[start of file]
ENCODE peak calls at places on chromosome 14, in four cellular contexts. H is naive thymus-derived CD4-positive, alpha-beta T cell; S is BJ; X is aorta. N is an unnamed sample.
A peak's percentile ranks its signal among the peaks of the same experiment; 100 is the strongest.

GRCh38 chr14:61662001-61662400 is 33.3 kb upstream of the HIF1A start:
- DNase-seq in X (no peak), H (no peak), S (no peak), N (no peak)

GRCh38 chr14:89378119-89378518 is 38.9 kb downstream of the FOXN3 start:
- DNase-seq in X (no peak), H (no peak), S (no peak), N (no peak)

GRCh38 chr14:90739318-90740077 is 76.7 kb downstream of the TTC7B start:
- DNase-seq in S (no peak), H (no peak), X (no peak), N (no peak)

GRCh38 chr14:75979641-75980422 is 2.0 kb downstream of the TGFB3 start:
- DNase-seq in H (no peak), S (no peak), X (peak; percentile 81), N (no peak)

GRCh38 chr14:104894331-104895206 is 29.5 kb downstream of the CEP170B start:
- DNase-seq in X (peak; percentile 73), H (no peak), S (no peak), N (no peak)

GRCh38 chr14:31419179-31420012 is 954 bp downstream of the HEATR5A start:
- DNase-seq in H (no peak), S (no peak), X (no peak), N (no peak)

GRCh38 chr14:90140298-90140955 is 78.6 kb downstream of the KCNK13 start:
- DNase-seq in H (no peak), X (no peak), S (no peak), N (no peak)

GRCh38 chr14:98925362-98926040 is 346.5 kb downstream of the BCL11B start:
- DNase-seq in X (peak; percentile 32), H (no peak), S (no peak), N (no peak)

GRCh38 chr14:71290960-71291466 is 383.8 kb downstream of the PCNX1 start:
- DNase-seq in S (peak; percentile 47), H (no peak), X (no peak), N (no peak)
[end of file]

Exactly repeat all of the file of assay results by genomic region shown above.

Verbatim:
ENCODE peak calls at places on chromosome 14, in four cellular contexts. H is naive thymus-derived CD4-positive, alpha-beta T cell; S is BJ; X is aorta. N is an unnamed sample.
A peak's percentile ranks its signal among the peaks of the same experiment; 100 is the strongest.

GRCh38 chr14:61662001-61662400 is 33.3 kb upstream of the HIF1A start:
- DNase-seq in X (no peak), H (no peak), S (no peak), N (no peak)

GRCh38 chr14:89378119-89378518 is 38.9 kb downstream of the FOXN3 start:
- DNase-seq in X (no peak), H (no peak), S (no peak), N (no peak)

GRCh38 chr14:90739318-90740077 is 76.7 kb downstream of the TTC7B start:
- DNase-seq in S (no peak), H (no peak), X (no peak), N (no peak)

GRCh38 chr14:75979641-75980422 is 2.0 kb downstream of the TGFB3 start:
- DNase-seq in H (no peak), S (no peak), X (peak; percentile 81), N (no peak)

GRCh38 chr14:104894331-104895206 is 29.5 kb downstream of the CEP170B start:
- DNase-seq in X (peak; percentile 73), H (no peak), S (no peak), N (no peak)

GRCh38 chr14:31419179-31420012 is 954 bp downstream of the HEATR5A start:
- DNase-seq in H (no peak), S (no peak), X (no peak), N (no peak)

GRCh38 chr14:90140298-90140955 is 78.6 kb downstream of the KCNK13 start:
- DNase-seq in H (no peak), X (no peak), S (no peak), N (no peak)

GRCh38 chr14:98925362-98926040 is 346.5 kb downstream of the BCL11B start:
- DNase-seq in X (peak; percentile 32), H (no peak), S (no peak), N (no peak)

GRCh38 chr14:71290960-71291466 is 383.8 kb downstream of the PCNX1 start:
- DNase-seq in S (peak; percentile 47), H (no peak), X (no peak), N (no peak)